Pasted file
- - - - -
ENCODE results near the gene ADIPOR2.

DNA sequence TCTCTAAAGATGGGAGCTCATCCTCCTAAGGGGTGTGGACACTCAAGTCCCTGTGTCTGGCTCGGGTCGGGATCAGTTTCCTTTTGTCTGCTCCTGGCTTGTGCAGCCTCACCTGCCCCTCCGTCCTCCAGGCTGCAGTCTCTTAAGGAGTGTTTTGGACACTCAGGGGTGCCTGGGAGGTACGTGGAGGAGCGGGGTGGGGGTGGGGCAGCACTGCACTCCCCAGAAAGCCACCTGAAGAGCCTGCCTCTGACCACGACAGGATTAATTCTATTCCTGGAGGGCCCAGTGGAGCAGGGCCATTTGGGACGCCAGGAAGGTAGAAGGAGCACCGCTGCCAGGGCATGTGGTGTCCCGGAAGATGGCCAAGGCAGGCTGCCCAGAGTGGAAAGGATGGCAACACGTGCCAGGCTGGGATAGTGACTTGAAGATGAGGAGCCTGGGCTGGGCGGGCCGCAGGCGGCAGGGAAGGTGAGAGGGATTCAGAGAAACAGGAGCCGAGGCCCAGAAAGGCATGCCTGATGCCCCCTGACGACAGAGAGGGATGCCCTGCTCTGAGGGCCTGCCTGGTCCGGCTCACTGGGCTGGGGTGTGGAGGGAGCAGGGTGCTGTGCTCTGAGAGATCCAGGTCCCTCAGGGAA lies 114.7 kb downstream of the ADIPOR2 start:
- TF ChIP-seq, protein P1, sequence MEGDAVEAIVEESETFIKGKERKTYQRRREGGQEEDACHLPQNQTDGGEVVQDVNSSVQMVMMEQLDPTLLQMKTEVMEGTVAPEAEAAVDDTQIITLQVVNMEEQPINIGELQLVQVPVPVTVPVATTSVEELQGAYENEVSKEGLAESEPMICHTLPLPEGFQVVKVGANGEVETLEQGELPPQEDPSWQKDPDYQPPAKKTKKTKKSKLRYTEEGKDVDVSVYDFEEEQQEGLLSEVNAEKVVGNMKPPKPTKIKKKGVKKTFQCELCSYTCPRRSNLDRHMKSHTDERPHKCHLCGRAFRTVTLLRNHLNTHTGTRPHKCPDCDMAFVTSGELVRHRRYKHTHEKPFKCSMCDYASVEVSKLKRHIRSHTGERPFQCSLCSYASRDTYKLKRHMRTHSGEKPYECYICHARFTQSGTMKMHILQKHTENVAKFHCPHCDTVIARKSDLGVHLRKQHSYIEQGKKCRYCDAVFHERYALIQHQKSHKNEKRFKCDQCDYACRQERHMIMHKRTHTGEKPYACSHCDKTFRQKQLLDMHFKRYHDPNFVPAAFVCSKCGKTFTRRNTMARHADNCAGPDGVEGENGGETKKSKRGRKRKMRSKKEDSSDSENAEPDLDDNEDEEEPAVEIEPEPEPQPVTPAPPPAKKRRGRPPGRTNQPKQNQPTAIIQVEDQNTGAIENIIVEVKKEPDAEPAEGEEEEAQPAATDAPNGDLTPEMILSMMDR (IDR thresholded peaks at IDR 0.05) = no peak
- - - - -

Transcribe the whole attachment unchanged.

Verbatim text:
ENCODE results near the gene ADIPOR2.

DNA sequence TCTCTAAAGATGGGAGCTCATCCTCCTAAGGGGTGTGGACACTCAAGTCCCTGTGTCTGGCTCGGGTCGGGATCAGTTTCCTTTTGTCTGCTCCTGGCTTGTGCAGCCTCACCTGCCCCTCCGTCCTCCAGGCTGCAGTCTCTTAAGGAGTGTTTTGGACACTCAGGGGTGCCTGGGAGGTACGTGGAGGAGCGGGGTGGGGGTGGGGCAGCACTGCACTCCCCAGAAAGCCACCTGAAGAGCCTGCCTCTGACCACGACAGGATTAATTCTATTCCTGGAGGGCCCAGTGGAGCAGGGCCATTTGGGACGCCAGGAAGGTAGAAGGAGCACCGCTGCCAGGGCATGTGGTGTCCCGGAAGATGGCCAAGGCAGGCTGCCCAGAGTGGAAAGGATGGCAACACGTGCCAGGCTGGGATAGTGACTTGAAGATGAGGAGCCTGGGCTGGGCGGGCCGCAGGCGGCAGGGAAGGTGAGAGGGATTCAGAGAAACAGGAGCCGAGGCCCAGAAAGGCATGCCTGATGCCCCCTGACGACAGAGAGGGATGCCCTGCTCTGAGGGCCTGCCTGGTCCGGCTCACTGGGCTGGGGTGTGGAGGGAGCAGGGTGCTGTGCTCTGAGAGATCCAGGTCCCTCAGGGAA lies 114.7 kb downstream of the ADIPOR2 start:
- TF ChIP-seq, protein P1, sequence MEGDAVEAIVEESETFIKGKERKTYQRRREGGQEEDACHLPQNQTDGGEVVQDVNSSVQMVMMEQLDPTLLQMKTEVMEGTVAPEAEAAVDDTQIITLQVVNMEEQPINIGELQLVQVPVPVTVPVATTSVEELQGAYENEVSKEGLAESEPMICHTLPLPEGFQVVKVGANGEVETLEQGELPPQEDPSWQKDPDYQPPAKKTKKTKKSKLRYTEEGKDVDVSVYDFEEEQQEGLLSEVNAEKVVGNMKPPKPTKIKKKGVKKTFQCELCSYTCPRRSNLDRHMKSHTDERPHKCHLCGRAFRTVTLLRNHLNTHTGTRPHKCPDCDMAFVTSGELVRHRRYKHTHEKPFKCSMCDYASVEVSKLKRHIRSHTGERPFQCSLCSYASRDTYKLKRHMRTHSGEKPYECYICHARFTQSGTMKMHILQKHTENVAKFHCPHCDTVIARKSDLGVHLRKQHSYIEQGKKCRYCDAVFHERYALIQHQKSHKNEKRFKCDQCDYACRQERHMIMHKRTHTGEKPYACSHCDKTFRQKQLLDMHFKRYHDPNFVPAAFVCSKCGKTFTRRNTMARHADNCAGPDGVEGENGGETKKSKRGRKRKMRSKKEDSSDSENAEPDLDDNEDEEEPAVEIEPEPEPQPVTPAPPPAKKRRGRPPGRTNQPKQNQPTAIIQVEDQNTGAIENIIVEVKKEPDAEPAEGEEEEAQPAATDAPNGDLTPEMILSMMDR (IDR thresholded peaks at IDR 0.05) = no peak